Movie reviews: Birthday, Greta
This South Korean drama takes place in the aftermath of the sinking of the Sewol ferry in 2014 which claimed the lives of many teenage high school students.
It focuses on the story of a family grieving over the loss of their son Su-ho (Yoon Chan-young) as his birthday approaches.
Veteran actors Sol Kyung-gu and Jeon Do-yeon are convincing as mourning parents, but the issue with Birthday lies in its script.
Su-ho is barely a character in the film, getting only three vignettes dedicated to his life, leaving the audience unable to fully empathise with his parents' loss.
Birthday promises to be a tearjerker, but does not live up to it.
There are stirring moments, but none truly elicit the desired emotional response.
Unfortunately, it is a lot of wasted potential.
- JOHN TAN
This psychological thriller revolves around a young waitress (Chloe Grace Moretz) who encounters the titular eccentric French piano teacher (Isabelle Huppert) after returning the latter's handbag.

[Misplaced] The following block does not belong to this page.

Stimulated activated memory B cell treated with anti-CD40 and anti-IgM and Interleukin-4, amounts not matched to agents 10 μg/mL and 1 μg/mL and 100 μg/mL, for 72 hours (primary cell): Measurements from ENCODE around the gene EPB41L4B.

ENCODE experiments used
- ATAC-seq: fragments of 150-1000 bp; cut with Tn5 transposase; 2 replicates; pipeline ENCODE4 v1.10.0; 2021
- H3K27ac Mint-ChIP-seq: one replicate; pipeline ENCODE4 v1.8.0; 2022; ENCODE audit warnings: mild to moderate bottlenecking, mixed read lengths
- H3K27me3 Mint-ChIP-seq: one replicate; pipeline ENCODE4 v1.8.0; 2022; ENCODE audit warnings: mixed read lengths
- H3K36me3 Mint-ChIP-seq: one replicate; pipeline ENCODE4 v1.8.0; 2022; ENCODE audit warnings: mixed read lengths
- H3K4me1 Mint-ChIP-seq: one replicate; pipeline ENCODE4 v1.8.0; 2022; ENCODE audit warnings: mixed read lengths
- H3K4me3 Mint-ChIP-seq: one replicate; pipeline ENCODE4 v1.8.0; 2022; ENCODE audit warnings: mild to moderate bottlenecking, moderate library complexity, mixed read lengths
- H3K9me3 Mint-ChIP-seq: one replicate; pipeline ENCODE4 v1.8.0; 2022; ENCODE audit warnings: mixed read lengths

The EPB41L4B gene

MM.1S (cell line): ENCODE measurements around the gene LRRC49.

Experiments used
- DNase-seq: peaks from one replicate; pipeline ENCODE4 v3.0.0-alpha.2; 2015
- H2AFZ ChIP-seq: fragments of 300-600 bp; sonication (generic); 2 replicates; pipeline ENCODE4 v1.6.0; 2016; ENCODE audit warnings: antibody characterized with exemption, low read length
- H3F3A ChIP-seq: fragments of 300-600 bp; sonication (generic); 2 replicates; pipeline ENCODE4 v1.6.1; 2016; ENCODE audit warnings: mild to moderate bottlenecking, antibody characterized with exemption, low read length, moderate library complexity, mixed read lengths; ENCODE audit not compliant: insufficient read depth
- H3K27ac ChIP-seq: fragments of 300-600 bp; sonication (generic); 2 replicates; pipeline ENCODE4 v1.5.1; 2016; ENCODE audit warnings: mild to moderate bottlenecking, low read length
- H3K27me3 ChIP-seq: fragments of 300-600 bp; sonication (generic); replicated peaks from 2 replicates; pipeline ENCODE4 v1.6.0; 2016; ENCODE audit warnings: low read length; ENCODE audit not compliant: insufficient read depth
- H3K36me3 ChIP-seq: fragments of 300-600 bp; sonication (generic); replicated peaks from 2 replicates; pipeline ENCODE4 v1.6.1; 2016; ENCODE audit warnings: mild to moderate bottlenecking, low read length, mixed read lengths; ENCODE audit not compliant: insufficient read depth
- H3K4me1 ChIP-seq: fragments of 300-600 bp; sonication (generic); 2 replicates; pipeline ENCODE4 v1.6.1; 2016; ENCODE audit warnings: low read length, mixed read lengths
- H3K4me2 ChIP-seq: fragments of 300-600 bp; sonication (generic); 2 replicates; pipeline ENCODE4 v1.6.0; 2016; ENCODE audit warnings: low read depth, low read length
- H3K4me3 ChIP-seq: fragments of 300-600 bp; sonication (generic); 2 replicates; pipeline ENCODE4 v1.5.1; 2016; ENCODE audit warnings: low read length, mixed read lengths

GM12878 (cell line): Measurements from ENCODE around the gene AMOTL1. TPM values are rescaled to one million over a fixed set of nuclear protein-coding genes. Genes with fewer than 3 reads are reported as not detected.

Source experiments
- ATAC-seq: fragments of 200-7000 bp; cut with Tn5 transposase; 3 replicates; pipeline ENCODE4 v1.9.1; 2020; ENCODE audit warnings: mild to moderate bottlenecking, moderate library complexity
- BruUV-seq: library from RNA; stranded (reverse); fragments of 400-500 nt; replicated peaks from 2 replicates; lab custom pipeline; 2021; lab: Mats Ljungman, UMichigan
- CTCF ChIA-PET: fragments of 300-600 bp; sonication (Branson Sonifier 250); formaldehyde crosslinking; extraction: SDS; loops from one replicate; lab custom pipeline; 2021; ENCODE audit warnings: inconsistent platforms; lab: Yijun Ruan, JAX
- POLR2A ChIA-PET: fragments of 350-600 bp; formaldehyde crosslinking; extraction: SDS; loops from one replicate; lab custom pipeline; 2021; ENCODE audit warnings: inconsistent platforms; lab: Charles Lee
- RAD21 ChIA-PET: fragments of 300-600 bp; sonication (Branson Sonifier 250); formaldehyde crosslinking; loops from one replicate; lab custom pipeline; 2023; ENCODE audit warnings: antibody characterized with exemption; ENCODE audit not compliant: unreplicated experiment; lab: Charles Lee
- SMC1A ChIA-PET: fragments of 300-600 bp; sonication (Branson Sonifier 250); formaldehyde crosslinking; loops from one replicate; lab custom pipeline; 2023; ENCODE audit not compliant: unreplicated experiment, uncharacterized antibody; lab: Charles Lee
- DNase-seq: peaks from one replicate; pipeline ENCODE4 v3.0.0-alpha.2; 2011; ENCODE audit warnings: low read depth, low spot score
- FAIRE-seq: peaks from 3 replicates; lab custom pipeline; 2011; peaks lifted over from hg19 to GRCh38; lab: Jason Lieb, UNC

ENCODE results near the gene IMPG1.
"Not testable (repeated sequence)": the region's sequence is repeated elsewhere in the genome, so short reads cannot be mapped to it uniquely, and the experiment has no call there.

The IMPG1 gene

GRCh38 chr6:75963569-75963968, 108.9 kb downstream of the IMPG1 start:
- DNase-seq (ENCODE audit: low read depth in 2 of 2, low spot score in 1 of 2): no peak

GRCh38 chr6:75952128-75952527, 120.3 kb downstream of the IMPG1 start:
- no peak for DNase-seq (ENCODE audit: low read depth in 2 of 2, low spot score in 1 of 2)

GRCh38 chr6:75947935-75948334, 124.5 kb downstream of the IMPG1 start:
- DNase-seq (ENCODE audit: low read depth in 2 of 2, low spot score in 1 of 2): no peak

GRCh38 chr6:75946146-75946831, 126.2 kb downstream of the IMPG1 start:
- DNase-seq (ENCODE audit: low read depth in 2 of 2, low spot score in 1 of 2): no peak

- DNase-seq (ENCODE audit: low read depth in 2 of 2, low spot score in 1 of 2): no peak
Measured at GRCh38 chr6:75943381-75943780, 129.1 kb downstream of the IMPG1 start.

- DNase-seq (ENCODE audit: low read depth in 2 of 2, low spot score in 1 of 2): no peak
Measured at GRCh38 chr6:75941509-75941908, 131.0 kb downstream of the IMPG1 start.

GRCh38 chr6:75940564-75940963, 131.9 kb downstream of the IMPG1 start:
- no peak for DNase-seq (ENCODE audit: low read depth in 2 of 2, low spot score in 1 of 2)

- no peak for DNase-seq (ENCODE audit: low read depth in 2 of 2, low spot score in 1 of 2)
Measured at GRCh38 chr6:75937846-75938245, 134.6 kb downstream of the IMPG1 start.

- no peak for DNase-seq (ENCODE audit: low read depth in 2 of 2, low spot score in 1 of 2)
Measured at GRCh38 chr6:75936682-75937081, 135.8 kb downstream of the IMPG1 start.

Greta is B-movie schlock, but still manages to tell a somewhat entertaining story.
Special mention goes to award-winning French veteran Huppert, who brings a quiet intensity to the role as she toes the line between sinister and sympathetic.
Despite her strong performance, the movie suffers from plot contrivances that seem a little too convenient.
At the same time, an unexpectedly gory escape attempt sees characters making some questionable decisions.
Greta will not break any genre conventions, but it is a pretty package.
It comes with an unsettling score and direction by Oscar winner Neil Jordan that is both uncomfortable and claustrophobic. - JOHN TAN